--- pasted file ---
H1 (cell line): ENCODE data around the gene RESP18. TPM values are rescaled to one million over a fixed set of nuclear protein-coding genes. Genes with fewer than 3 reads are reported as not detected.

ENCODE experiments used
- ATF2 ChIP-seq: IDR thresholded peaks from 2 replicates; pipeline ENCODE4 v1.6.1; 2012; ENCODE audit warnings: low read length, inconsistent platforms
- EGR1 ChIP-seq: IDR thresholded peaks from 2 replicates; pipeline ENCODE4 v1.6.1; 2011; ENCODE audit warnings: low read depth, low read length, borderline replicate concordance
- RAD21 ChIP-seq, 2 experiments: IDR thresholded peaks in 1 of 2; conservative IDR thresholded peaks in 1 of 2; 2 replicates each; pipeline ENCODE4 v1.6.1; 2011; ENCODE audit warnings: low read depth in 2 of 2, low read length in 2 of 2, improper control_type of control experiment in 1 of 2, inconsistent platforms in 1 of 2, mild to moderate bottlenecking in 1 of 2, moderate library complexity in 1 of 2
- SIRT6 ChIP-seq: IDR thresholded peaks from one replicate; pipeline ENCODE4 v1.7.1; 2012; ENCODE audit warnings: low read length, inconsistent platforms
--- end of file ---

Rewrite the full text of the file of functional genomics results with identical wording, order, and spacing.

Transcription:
H1 (cell line): ENCODE data around the gene RESP18. TPM values are rescaled to one million over a fixed set of nuclear protein-coding genes. Genes with fewer than 3 reads are reported as not detected.

ENCODE experiments used
- ATF2 ChIP-seq: IDR thresholded peaks from 2 replicates; pipeline ENCODE4 v1.6.1; 2012; ENCODE audit warnings: low read length, inconsistent platforms
- EGR1 ChIP-seq: IDR thresholded peaks from 2 replicates; pipeline ENCODE4 v1.6.1; 2011; ENCODE audit warnings: low read depth, low read length, borderline replicate concordance
- RAD21 ChIP-seq, 2 experiments: IDR thresholded peaks in 1 of 2; conservative IDR thresholded peaks in 1 of 2; 2 replicates each; pipeline ENCODE4 v1.6.1; 2011; ENCODE audit warnings: low read depth in 2 of 2, low read length in 2 of 2, improper control_type of control experiment in 1 of 2, inconsistent platforms in 1 of 2, mild to moderate bottlenecking in 1 of 2, moderate library complexity in 1 of 2
- SIRT6 ChIP-seq: IDR thresholded peaks from one replicate; pipeline ENCODE4 v1.7.1; 2012; ENCODE audit warnings: low read length, inconsistent platforms